On Tue, Dec 03, 2002 at 08:52:25PM +0900, Martin DeMello wrote:
> Daniel Carrera <dcarrera / math.umd.edu> wrote:
> > I am actually thinking of trying to make a tutorial for precisely this
> > purpose.  I'm just getting started, so there's nothing really there yet.
> > But you can look at what I here:
> > 
> > www.math.umd.edu/~dcarrera/ruby/index.html
> 
> Perhaps you should introduce IRB right at the beginning, so that people
> can play with more immediate examples. (On the other hand, the
> ubiquitous return value could be confusing - how hard would a beginner's
> mode that outputs something only when asked to be to hack up?).
> 
> One suggestion - have an 'Objects' section *before* 'Variables' - start
> with defining an object (*don't* introduce the term 'object oriented
> programming', or classes - just make it seem like an object is the
> natural unit of data storage), and then segue into variables.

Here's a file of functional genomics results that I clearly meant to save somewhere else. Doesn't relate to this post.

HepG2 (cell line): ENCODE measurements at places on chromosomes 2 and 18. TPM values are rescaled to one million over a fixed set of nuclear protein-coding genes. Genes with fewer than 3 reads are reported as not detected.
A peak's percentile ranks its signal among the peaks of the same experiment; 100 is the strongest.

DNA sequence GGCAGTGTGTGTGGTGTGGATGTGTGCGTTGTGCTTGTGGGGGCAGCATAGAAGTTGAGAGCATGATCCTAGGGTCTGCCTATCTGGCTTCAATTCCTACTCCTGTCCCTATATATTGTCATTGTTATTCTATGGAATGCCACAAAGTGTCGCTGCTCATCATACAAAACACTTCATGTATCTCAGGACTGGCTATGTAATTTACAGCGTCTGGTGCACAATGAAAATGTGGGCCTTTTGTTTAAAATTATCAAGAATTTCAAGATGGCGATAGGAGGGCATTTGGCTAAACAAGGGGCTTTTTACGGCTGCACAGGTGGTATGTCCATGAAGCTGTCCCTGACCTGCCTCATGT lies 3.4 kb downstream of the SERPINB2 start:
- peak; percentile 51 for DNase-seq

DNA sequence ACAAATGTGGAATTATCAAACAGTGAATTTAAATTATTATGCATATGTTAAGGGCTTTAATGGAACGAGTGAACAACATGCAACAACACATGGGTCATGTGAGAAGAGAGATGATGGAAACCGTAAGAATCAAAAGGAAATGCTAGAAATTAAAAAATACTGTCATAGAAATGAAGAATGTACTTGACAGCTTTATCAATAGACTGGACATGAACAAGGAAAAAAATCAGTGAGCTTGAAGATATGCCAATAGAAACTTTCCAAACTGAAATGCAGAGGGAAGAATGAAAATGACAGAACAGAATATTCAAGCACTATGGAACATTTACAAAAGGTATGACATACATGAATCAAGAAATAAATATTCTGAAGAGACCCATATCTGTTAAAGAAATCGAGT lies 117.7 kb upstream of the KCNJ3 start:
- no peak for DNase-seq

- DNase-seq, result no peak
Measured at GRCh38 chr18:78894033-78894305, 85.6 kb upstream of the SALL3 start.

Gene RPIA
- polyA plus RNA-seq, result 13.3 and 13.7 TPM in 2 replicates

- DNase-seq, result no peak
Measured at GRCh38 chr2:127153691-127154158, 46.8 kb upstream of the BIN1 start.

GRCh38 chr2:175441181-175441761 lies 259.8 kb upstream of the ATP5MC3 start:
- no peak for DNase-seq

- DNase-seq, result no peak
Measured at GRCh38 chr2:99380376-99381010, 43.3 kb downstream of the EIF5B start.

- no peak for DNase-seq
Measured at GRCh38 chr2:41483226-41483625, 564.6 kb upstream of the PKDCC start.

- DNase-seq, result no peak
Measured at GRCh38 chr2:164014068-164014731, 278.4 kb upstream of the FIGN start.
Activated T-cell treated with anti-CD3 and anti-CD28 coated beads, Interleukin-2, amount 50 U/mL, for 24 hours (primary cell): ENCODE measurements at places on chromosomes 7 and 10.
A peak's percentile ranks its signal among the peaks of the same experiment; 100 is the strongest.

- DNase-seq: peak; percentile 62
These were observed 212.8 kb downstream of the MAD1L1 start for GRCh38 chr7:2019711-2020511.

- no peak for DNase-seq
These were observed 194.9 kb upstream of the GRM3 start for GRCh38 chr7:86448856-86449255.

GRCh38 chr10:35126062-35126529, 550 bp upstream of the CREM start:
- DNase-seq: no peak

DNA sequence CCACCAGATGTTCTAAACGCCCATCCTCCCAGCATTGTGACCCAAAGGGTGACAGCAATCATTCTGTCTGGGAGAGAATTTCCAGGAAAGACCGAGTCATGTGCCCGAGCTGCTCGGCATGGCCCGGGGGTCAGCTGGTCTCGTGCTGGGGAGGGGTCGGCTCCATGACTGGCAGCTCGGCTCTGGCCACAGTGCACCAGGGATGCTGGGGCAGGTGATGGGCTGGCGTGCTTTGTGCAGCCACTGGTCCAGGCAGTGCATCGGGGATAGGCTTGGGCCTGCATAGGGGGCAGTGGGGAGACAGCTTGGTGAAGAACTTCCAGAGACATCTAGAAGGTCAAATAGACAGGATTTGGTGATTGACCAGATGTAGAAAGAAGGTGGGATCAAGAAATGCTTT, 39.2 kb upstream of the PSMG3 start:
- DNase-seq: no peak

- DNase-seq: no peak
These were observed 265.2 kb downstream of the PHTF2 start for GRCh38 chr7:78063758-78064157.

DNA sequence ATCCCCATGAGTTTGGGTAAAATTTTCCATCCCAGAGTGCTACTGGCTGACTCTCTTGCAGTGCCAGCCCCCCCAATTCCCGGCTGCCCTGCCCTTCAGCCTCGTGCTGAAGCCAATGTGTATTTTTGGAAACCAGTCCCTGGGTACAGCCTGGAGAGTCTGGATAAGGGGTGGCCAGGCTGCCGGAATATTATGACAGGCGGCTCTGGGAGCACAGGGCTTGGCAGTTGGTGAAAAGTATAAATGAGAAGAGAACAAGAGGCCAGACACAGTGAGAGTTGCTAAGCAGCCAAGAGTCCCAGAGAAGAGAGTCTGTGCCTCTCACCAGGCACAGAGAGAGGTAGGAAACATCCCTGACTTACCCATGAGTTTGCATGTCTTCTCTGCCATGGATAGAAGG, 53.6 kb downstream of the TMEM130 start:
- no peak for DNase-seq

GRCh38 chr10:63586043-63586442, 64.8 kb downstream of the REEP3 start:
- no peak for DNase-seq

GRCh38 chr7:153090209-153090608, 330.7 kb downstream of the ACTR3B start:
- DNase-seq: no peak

> 
> Feel free to use as much or as little of the following as you wish:
> 
> <<EOF
> 
> What is an Object?
> 
[snip]
> puts 5.0/3 # -> 1.666666667
> 
> !Note: Each operator is actually several different methods, depending on
> the type of its left hand operand. The two we just saw are, in full,
> Integer#/ and Float#/. This is sometimes referred to as 'operator
> overloading'.

Isn't it rather just an example of polymorphism (dynamic dispatch based
on the type of the receiver)? Anyway I don't think these terms need to be
introduced in a tutorial.

> Thanks to overloading, we can use the arithmetic operators with objects
> of other types too, For instance, we have String#+ and String#* as shown:
> 
> puts "Hello" + "World" # -> HelloWorld
> puts "foo" * 3 # -> foofoofoo
> 
> And similarly for Arrays:
> 
> p [1,2,3] + [4,5] # -> [1,2,3,4,5]
> p ["a", "b"] * 3 # -> ["a", "b", "a", "b", "a", "n"]
> 
> !Note: We have introduced the 'p' function - p 'pretty prints' complex
> objects like Arrays. To see the difference between 'puts' and 'p', try
> the following:
> puts [1,2,3]
> p [1,2,3]
> 
[...]


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